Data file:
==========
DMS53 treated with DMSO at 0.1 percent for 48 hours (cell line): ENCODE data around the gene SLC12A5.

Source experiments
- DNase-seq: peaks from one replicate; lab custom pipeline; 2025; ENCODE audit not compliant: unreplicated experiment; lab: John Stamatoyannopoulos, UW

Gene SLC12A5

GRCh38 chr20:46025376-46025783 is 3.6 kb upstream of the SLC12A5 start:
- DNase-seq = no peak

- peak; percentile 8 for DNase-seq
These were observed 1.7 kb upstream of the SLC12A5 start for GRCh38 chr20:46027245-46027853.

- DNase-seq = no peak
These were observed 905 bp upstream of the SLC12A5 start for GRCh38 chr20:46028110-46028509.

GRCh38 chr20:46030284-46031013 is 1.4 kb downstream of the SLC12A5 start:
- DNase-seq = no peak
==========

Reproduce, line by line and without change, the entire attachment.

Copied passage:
DMS53 treated with DMSO at 0.1 percent for 48 hours (cell line): ENCODE data around the gene SLC12A5.

Source experiments
- DNase-seq: peaks from one replicate; lab custom pipeline; 2025; ENCODE audit not compliant: unreplicated experiment; lab: John Stamatoyannopoulos, UW

Gene SLC12A5

GRCh38 chr20:46025376-46025783 is 3.6 kb upstream of the SLC12A5 start:
- DNase-seq = no peak

- peak; percentile 8 for DNase-seq
These were observed 1.7 kb upstream of the SLC12A5 start for GRCh38 chr20:46027245-46027853.

- DNase-seq = no peak
These were observed 905 bp upstream of the SLC12A5 start for GRCh38 chr20:46028110-46028509.

GRCh38 chr20:46030284-46031013 is 1.4 kb downstream of the SLC12A5 start:
- DNase-seq = no peak